Editor of paper that broke SARS story arrested, then released

This is an interesting story for those wondering how much freer the media in China really are. Maybe it’s getting better, but those who go to press without permission had better be prepared to answer to the prosecutors.

An editor whose newspaper broke the news of China’s first new SARS case was detained and questioned by prosecutors, a human rights center reported.

Cheng Yizhong, editor in chief of the Southern Metropolitan Daily, declined to comment on his reported questioning, but appeared to indicate the issue may have been resolved.

“It’s inconvenient for me to speak right now, but this matter should be over,” said Cheng, reached at the newspaper’s offices.


Chinese journalists who anger local authorities often find themselves accused of corruption or other unrelated crimes. Some have been jailed after exposing embezzlement and other official abuses.

“Provincial party leaders are extremely unhappy that the Southern Daily failed to get the approval from the provincial party committee to print the SARS story,” the Information Center said.

It really does look like the government is being much more responsible this year about confronting SARS. But language like this tells us they still want to control whatever the people see or hear about the disease, and that once again opens the door for deception and denial.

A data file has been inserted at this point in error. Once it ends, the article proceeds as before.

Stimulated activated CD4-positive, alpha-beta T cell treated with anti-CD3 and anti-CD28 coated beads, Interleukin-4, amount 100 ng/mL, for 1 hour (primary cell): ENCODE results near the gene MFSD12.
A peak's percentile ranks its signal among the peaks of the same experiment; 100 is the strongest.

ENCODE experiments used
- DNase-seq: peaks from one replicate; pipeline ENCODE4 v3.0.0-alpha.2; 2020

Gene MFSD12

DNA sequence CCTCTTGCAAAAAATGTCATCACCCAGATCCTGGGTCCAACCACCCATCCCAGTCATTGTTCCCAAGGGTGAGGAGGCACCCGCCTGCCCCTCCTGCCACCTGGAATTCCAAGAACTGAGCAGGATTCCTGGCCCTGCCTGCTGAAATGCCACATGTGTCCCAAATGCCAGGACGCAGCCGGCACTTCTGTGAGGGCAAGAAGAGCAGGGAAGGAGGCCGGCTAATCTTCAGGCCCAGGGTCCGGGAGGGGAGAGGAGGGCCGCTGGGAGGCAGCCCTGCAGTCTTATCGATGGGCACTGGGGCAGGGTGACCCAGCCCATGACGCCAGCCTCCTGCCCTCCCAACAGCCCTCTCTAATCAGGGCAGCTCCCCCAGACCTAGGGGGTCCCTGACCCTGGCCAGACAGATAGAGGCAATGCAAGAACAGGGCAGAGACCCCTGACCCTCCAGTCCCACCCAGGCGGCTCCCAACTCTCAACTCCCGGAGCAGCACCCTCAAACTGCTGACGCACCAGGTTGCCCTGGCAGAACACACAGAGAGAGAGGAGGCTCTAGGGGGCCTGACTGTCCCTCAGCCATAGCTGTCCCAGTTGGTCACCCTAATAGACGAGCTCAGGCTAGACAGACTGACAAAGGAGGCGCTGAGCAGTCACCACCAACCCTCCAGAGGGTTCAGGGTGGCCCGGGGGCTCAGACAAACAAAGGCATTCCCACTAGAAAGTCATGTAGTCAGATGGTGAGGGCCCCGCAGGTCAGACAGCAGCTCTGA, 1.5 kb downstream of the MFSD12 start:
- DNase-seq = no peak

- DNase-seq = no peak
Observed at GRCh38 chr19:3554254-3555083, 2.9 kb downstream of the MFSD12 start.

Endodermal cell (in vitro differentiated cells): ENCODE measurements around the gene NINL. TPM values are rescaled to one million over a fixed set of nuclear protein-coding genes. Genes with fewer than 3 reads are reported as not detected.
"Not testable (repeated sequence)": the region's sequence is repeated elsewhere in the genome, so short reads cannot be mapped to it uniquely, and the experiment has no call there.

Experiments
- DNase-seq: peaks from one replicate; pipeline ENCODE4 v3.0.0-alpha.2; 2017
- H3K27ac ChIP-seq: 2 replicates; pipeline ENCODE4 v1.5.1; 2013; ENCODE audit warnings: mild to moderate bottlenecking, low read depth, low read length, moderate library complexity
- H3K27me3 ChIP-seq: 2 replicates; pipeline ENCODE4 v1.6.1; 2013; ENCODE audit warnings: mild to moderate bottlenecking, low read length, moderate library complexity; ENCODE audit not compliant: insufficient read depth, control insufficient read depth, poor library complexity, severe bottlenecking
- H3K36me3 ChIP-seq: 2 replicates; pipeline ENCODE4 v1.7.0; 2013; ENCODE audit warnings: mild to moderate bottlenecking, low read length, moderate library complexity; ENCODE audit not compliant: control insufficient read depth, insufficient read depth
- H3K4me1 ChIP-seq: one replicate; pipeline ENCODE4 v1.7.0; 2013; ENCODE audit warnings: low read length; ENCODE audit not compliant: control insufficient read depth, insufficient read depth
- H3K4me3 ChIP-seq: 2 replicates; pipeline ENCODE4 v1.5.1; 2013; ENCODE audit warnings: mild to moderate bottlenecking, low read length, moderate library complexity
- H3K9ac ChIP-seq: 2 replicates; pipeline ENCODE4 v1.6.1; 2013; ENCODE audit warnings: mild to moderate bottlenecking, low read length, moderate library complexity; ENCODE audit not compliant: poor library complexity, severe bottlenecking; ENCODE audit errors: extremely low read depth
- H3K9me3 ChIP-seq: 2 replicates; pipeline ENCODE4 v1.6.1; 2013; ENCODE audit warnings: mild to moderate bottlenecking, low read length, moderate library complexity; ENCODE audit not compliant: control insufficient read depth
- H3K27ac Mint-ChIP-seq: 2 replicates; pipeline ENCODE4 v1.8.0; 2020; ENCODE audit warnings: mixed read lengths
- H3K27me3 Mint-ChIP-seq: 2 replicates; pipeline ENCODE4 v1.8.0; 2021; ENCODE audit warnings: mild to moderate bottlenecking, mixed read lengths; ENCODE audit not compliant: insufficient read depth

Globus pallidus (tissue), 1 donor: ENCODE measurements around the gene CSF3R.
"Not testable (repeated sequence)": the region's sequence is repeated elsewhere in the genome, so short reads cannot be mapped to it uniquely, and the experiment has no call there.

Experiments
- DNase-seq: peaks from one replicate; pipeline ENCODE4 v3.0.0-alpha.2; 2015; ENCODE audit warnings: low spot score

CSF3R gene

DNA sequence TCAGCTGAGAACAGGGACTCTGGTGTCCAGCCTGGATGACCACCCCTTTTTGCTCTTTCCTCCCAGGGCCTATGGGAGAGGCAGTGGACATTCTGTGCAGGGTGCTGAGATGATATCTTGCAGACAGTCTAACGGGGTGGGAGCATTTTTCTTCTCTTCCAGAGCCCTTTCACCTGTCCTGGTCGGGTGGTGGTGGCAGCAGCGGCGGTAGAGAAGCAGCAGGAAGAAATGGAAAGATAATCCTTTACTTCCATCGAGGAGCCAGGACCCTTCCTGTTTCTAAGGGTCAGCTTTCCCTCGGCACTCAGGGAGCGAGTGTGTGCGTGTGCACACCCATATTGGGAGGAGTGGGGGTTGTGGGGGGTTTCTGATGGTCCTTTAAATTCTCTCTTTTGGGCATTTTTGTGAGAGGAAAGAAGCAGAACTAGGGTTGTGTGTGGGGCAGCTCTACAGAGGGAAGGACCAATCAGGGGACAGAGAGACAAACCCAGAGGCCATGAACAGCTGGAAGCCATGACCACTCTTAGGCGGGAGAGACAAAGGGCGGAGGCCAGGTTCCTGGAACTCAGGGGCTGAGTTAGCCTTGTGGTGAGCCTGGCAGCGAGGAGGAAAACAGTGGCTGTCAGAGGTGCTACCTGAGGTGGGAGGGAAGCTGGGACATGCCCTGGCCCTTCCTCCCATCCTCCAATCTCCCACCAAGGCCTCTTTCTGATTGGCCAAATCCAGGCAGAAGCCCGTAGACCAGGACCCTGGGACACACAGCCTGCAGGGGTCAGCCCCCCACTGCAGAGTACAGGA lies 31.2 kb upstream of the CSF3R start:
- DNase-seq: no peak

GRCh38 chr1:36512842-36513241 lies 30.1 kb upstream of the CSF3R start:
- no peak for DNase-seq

The Discussion: 2 Comments

I think the trouble does not come from “the government” as a whole, but rather provincial leaders, as always.

Central gov seems of good faith on this one, but they often have difficulties controlling major provinces.

Because central gov does not want a bad image for China, but the Guangdong gov just does not want a scolding by Beijing, hence their reluctance to having such things printed.

That, and that alone, was responsible for most of the mess last year.

January 8, 2004 @ 6:19 pm | Comment

I completely agree about the local government, but they behave as they do because the system nearly forces them to, where they are always trying to look good and show the central government how stable and rosy and harmonious things are.

As to the SARS cover-up, I disagree. Much of it was blessed by higher powers in the central government, though the initial cover-up may have started with local officials.

January 8, 2004 @ 7:31 pm | Comment

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